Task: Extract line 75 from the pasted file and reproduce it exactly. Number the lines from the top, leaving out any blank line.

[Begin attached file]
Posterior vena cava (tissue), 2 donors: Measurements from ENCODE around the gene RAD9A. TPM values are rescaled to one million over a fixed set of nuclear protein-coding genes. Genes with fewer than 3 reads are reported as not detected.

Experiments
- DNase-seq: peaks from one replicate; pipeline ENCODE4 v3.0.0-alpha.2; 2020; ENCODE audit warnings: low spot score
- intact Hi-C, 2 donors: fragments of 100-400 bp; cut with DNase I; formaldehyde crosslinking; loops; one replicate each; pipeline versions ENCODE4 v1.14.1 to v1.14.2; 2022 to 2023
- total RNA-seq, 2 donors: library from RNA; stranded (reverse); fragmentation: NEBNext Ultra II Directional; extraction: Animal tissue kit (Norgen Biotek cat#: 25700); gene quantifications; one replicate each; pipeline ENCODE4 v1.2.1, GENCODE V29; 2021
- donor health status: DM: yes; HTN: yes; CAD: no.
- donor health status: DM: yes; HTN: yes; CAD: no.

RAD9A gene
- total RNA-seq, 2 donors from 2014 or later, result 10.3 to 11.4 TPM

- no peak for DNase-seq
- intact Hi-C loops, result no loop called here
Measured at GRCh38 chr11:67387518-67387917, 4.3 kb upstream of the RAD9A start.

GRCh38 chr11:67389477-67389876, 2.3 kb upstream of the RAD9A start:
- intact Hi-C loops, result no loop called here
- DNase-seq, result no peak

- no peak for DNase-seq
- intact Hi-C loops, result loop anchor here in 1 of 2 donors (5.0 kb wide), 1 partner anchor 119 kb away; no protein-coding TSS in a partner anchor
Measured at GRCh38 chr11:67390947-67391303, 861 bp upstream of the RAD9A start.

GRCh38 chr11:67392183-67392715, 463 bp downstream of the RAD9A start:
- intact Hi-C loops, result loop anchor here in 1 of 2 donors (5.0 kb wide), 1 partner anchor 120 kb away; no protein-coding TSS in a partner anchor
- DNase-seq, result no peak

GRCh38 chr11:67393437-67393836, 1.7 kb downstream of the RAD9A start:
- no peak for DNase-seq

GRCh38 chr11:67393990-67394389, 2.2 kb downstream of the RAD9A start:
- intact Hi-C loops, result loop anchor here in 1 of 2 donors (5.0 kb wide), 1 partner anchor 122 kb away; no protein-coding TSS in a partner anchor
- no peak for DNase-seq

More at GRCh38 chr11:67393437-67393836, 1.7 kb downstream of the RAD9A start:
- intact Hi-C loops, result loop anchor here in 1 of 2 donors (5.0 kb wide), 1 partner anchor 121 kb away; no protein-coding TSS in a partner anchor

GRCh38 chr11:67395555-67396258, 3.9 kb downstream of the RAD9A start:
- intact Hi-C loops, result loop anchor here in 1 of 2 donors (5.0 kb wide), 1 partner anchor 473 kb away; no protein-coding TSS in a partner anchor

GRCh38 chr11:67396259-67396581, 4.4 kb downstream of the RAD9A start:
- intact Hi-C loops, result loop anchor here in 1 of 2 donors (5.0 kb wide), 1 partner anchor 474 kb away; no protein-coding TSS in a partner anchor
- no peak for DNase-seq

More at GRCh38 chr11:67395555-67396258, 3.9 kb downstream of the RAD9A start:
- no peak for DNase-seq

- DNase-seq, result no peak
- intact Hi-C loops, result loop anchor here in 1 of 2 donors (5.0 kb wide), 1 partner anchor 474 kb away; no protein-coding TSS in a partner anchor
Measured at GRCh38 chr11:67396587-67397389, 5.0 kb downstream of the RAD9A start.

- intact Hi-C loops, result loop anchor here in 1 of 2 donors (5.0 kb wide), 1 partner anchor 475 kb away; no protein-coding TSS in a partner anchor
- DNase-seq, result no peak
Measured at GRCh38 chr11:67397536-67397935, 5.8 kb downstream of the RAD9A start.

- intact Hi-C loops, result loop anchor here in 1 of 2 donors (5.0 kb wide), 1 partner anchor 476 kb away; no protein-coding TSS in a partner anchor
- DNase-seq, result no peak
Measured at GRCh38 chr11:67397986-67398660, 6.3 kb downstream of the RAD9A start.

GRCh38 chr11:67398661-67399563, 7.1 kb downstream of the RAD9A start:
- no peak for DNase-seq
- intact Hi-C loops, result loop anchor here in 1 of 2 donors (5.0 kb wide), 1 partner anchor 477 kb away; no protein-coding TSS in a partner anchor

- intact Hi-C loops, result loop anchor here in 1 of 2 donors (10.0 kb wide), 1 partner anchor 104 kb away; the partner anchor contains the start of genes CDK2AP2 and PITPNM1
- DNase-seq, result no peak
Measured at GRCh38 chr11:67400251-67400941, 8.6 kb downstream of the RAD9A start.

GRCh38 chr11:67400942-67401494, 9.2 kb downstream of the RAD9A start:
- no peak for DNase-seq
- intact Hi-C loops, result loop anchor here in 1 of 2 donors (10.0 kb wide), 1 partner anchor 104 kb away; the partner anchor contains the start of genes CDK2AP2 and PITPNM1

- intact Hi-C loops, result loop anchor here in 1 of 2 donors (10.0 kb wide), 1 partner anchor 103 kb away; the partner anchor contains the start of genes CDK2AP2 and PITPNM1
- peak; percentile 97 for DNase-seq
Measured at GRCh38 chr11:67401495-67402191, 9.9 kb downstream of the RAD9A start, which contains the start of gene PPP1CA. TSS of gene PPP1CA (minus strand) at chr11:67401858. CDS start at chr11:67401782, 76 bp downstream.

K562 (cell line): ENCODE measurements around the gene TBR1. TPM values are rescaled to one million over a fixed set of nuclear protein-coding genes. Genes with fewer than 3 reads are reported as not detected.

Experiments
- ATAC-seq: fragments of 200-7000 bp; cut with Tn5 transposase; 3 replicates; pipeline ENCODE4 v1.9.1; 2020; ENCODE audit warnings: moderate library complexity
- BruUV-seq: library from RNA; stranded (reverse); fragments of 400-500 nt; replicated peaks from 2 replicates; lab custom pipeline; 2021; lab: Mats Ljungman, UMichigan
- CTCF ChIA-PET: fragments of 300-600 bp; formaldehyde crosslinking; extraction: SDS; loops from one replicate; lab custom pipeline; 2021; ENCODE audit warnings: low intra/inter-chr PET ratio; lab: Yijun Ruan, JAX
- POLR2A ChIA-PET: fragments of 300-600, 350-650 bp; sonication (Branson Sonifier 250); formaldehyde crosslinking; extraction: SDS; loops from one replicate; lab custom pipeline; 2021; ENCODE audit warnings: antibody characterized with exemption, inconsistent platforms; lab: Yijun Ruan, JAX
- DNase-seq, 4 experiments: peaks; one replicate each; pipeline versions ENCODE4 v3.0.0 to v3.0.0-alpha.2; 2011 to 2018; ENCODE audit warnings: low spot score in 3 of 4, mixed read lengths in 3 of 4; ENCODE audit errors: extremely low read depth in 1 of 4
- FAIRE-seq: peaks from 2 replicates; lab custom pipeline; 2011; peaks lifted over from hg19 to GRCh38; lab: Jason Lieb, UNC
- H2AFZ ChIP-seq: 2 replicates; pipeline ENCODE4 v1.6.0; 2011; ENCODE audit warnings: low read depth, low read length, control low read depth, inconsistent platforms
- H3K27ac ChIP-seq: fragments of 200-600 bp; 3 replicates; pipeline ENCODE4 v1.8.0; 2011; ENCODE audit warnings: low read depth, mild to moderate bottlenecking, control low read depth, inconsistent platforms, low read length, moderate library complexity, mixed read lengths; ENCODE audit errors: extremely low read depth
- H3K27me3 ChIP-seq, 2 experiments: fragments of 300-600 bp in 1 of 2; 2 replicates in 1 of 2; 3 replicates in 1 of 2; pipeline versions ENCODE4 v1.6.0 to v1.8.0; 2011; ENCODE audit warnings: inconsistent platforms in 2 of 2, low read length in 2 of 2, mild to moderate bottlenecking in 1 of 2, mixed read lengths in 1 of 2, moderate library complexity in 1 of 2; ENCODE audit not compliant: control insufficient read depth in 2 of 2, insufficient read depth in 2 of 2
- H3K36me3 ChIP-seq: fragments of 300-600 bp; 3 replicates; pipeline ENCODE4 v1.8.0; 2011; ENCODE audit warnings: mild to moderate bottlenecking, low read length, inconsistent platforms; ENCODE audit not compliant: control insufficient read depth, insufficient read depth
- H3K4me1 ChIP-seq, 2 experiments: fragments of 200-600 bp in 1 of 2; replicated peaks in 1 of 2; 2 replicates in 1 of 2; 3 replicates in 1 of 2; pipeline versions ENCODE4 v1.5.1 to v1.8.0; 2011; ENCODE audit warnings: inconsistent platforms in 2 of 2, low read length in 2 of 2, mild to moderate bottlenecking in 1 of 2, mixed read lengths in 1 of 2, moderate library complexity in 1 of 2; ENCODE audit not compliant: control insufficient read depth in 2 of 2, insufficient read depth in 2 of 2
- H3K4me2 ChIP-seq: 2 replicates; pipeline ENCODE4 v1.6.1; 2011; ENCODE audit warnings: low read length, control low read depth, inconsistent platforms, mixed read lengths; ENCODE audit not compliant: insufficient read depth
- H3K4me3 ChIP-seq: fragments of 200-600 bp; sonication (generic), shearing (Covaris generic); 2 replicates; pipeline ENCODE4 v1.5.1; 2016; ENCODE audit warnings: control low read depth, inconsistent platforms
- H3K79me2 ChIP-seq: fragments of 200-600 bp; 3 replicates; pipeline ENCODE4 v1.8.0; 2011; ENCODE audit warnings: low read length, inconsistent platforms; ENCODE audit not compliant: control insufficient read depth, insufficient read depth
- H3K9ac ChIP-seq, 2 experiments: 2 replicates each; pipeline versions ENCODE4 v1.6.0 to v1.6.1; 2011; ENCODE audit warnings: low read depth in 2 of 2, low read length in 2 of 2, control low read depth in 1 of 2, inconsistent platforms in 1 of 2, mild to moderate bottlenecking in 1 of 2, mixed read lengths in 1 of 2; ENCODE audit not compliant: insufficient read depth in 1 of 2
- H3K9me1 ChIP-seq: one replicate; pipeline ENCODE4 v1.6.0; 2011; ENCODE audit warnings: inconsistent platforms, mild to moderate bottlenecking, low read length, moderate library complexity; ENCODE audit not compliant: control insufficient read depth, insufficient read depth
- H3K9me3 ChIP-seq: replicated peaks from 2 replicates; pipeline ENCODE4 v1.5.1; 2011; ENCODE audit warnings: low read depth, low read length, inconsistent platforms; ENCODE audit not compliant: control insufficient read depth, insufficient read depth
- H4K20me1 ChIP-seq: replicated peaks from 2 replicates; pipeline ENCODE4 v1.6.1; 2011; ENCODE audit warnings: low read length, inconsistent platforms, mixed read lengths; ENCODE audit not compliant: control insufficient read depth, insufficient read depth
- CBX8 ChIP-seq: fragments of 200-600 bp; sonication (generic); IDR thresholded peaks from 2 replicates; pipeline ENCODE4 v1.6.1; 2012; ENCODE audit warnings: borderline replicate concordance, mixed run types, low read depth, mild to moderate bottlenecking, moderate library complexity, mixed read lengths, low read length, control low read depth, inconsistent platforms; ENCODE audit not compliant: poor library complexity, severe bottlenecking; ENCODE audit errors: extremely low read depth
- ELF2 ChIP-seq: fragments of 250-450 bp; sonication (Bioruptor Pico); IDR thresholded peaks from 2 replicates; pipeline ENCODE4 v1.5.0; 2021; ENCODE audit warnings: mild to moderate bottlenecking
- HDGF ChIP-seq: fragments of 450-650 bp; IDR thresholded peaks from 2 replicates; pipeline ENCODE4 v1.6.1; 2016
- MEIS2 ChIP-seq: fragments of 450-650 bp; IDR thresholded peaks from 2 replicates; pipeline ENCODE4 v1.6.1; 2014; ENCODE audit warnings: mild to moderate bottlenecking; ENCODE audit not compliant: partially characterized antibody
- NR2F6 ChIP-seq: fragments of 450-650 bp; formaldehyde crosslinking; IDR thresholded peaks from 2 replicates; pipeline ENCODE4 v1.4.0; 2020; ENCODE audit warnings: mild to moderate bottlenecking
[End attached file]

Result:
- H3K9me3 ChIP-seq: replicated peaks from 2 replicates; pipeline ENCODE4 v1.5.1; 2011; ENCODE audit warnings: low read depth, low read length, inconsistent platforms; ENCODE audit not compliant: control insufficient read depth, insufficient read depth